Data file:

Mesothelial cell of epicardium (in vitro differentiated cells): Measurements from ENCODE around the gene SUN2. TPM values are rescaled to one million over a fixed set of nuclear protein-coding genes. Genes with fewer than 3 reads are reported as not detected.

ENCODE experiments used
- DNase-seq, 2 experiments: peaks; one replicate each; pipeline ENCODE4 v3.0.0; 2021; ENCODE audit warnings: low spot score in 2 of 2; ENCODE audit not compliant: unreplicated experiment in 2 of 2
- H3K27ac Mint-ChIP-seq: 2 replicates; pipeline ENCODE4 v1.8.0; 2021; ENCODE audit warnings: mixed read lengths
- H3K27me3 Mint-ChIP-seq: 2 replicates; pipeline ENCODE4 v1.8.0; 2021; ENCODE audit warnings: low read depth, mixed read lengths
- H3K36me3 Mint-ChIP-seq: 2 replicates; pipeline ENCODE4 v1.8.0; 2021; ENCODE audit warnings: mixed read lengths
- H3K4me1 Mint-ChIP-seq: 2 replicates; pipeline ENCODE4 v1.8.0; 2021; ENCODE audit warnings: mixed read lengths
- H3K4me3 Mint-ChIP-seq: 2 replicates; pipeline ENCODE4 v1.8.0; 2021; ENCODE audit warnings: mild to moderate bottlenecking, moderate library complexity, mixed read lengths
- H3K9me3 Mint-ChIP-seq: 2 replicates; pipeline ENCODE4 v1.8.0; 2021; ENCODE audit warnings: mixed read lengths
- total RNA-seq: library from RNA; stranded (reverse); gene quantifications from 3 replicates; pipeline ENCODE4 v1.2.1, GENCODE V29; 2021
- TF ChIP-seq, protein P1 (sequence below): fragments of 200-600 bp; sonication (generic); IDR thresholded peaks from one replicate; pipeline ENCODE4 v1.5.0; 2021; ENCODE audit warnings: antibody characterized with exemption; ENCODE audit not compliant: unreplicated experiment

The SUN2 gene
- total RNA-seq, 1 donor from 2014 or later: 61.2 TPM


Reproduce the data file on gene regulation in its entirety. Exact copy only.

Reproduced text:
Mesothelial cell of epicardium (in vitro differentiated cells): Measurements from ENCODE around the gene SUN2. TPM values are rescaled to one million over a fixed set of nuclear protein-coding genes. Genes with fewer than 3 reads are reported as not detected.

ENCODE experiments used
- DNase-seq, 2 experiments: peaks; one replicate each; pipeline ENCODE4 v3.0.0; 2021; ENCODE audit warnings: low spot score in 2 of 2; ENCODE audit not compliant: unreplicated experiment in 2 of 2
- H3K27ac Mint-ChIP-seq: 2 replicates; pipeline ENCODE4 v1.8.0; 2021; ENCODE audit warnings: mixed read lengths
- H3K27me3 Mint-ChIP-seq: 2 replicates; pipeline ENCODE4 v1.8.0; 2021; ENCODE audit warnings: low read depth, mixed read lengths
- H3K36me3 Mint-ChIP-seq: 2 replicates; pipeline ENCODE4 v1.8.0; 2021; ENCODE audit warnings: mixed read lengths
- H3K4me1 Mint-ChIP-seq: 2 replicates; pipeline ENCODE4 v1.8.0; 2021; ENCODE audit warnings: mixed read lengths
- H3K4me3 Mint-ChIP-seq: 2 replicates; pipeline ENCODE4 v1.8.0; 2021; ENCODE audit warnings: mild to moderate bottlenecking, moderate library complexity, mixed read lengths
- H3K9me3 Mint-ChIP-seq: 2 replicates; pipeline ENCODE4 v1.8.0; 2021; ENCODE audit warnings: mixed read lengths
- total RNA-seq: library from RNA; stranded (reverse); gene quantifications from 3 replicates; pipeline ENCODE4 v1.2.1, GENCODE V29; 2021
- TF ChIP-seq, protein P1 (sequence below): fragments of 200-600 bp; sonication (generic); IDR thresholded peaks from one replicate; pipeline ENCODE4 v1.5.0; 2021; ENCODE audit warnings: antibody characterized with exemption; ENCODE audit not compliant: unreplicated experiment

The SUN2 gene
- total RNA-seq, 1 donor from 2014 or later: 61.2 TPM